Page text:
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streamline or cut short the due process that we have in the immigration courts, what little of it that there is now, we have an administration that is extremist in its antiimmigrant views that really looks at this as a law enforcement problem, border security problem, when, in fact, this is a humanitarian problem. these are children. my gosh, these are children coming from horrific violence, and they have the absolute rights. these folks who have come in these so-called caravan, they have the absolute right to request asylum and as you point out, the next step would be whether they get asylum and that is a process by which they would be interviewed by our officials at the border. customs and border protection and those who are deemed to have what we call a credible fear would then go to the asylum process. so there is a legal process that they go through, that's in place, that the united states has always adhered to.
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it's shocking, dana, that the president of the united states and the secretary of homeland security, president trump and kirstjen nielsen would talk about prosecuting people. my god, are they going to prosecutor children for applying for asylum? that would be new and different. this kind of rhetoric is irresponsible coming from the president of the united states, coming from donald trump and its responsible and frankly to threaten children, to threaten asylum seekers with prosecution. this is humanitarian issue, not a law enforcement issue. >> they certainly have threatened prosecution but they are also saying, in fact, kirstjen niels kirstjen nielsen said that the dhs are trying to send individuals who can try to process this in a more expeditious way as quickly as they can to the border. we'll see if that happens. also, the thang that strikes me is, this is not the first time
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there has been this so-called caravan. it happens to some extent annually is my understanding. this time seems to be different for a number of reasons, not the least of which is that the president of the united states shined a light on it with his tweets. so how much is the public relations coming from the president and his supporters worried about these immigrants actually coming through the border versus the public relations for those who see this as you said as a humanitarian crisis? at the end of the day could be helpful to those seeking asylum or because of the divisive nature of this debate in this country have the other effect? >> i don't think the president's motive -- i don't think he has any interest in granting anyone any kind of benefit under the immigration law, whether it's asylum to children who are fleeing horrific violence or to a business person that's trying to create jobs in the united states.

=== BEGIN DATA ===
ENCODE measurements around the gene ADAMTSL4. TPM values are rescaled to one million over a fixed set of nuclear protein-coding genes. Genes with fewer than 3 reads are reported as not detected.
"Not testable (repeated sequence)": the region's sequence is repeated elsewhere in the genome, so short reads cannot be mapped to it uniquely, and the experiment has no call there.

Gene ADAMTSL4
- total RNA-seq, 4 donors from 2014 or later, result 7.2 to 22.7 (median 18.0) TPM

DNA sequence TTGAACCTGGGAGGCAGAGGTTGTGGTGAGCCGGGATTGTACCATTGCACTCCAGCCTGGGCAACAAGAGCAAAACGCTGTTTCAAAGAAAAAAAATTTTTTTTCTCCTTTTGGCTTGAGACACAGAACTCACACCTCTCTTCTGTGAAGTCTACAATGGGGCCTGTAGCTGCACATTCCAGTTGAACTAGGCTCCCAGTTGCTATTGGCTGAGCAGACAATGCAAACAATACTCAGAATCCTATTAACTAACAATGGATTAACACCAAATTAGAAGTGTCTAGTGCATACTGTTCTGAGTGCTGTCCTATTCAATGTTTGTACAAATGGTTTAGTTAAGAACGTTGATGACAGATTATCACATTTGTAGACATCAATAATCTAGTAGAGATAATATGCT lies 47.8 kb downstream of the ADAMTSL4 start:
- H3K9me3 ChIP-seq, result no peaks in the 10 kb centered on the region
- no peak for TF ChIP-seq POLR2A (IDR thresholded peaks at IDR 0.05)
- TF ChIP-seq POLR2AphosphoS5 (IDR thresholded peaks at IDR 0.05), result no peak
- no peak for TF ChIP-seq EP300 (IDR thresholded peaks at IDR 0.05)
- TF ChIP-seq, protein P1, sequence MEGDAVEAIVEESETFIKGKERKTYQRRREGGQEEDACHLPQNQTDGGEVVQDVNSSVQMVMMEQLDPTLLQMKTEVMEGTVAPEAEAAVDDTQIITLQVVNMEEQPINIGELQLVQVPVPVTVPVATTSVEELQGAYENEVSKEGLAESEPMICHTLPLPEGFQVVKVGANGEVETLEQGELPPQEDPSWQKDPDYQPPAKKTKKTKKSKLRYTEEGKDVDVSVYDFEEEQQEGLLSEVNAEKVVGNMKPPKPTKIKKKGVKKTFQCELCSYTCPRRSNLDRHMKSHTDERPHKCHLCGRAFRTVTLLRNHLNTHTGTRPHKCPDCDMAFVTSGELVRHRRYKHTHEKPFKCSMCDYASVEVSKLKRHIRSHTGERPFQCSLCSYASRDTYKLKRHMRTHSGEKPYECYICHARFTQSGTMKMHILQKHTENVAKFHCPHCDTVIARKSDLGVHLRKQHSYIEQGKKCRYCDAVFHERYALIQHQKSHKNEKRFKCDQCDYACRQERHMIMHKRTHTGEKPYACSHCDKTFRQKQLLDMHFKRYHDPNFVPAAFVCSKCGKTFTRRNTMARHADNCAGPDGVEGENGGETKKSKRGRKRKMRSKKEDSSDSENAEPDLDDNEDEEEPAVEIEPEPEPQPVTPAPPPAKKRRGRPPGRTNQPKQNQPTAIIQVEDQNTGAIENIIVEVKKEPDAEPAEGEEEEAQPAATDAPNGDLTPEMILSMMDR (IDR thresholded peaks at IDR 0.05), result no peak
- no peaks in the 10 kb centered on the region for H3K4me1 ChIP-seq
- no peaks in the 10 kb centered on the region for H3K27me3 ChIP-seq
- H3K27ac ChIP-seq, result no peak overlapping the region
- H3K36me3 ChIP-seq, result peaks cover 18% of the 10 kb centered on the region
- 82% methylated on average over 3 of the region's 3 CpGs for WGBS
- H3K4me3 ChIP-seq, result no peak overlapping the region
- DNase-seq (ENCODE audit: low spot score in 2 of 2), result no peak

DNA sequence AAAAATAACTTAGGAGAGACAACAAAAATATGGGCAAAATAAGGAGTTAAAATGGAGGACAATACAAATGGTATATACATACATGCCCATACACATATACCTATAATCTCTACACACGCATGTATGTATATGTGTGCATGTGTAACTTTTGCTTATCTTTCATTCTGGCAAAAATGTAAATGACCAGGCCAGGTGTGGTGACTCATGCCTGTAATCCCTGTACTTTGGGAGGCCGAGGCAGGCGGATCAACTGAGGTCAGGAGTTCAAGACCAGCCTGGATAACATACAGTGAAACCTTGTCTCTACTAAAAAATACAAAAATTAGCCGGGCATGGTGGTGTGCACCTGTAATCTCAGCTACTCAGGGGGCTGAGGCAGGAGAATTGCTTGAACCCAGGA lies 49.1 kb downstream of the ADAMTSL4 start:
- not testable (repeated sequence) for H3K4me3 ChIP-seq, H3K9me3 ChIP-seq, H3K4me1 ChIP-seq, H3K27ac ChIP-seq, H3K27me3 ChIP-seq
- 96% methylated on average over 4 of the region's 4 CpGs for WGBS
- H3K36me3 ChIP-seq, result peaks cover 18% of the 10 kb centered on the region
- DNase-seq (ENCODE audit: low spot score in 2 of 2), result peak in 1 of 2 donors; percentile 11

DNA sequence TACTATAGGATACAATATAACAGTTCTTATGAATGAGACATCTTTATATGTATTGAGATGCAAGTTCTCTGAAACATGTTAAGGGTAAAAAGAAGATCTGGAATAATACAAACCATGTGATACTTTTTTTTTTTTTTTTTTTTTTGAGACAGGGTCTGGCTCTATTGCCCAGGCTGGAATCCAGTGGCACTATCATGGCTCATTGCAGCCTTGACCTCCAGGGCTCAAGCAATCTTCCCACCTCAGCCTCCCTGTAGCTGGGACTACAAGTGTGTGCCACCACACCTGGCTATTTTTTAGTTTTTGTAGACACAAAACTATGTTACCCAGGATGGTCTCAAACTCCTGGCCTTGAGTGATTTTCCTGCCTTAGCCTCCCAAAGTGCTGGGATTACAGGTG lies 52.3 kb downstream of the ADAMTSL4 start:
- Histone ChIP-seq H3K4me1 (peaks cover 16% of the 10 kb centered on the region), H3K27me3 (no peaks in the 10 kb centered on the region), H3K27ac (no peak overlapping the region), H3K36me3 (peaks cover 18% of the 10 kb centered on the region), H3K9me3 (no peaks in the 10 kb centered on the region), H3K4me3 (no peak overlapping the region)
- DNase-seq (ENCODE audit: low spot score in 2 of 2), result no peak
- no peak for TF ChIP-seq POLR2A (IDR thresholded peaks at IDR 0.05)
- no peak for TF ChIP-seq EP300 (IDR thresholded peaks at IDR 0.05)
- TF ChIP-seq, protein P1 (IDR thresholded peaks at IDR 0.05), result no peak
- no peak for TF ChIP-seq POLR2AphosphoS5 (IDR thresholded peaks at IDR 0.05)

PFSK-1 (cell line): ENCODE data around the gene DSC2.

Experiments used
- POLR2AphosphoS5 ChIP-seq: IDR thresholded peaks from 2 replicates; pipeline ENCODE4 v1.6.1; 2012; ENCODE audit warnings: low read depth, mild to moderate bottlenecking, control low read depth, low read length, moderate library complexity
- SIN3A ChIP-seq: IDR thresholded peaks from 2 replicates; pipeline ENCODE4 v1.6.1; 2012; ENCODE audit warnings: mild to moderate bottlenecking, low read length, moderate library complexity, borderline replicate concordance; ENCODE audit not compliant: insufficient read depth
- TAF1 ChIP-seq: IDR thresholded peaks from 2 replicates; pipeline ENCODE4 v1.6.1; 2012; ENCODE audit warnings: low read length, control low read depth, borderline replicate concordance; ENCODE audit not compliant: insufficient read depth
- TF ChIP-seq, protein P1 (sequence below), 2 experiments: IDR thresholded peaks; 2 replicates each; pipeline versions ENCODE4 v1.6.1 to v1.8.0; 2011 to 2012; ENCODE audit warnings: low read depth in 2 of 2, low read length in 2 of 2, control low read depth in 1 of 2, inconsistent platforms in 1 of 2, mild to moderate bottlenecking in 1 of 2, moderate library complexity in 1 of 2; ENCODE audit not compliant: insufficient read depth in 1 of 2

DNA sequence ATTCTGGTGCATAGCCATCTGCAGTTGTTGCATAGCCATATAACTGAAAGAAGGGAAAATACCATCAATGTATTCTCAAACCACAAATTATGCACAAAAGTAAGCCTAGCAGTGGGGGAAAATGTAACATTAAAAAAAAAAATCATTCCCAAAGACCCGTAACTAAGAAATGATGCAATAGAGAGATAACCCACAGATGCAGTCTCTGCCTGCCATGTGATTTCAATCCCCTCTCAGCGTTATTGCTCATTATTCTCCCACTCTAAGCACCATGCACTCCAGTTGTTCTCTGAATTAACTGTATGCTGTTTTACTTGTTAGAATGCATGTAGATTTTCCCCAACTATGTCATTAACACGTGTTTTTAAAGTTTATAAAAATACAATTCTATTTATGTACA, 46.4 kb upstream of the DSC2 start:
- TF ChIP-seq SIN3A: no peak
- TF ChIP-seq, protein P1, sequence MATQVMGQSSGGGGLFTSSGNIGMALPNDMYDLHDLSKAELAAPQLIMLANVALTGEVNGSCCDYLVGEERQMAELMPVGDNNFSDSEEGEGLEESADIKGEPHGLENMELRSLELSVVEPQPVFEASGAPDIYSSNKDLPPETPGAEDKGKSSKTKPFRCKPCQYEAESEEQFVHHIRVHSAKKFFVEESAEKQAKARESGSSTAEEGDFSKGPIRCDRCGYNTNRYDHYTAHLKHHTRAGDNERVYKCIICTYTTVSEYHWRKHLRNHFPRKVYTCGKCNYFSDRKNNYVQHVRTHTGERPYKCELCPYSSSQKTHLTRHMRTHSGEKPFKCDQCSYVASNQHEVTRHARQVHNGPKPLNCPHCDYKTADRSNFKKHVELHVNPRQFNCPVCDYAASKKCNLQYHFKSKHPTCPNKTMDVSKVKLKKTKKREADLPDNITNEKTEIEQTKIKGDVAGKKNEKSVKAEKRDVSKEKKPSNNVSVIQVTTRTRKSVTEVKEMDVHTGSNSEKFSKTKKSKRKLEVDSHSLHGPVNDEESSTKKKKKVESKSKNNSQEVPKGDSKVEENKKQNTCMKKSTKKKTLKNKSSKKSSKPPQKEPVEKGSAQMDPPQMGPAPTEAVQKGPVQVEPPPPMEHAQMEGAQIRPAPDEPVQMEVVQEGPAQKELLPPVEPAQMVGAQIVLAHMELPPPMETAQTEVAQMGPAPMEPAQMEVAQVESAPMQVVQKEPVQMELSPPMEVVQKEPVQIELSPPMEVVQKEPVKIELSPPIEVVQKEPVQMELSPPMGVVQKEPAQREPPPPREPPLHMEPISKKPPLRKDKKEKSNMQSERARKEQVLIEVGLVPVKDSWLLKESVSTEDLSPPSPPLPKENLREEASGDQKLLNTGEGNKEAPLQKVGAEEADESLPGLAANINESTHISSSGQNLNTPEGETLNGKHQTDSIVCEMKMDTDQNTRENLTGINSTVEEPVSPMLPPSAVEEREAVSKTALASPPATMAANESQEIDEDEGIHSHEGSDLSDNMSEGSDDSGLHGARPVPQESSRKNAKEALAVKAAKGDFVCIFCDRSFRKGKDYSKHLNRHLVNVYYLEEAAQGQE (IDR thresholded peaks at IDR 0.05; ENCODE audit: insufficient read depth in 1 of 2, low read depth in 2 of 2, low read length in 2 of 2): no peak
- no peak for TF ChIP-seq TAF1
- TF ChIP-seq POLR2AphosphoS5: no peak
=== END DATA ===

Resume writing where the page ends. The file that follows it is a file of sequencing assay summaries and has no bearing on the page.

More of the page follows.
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this is an administration, dana, that is extremist antiimmigrant. it is broadened people from some of the most nefarious antiimmigrant groups in the country to run agencies and -- >> but david right now the law is the law. certainly the executive branch has a some leeway, but they are supposed to process, as you mentioned, the asylum requests in a way that has been approved in a bipartisan way in the past. >> that's exactly right, which is why it's shocking when the president as you pointed out brought a public -- made public statements in his twitter account over and over about disparaging these people, that he was angry that they were coming, trying to shine light on this caravan and trying to make it more difficult, calling for mexico to break up this caravan. to me that's a violation of our international protocols. we are supposed to be considering, as you just pointed out, we are supposed to be considering as a nation,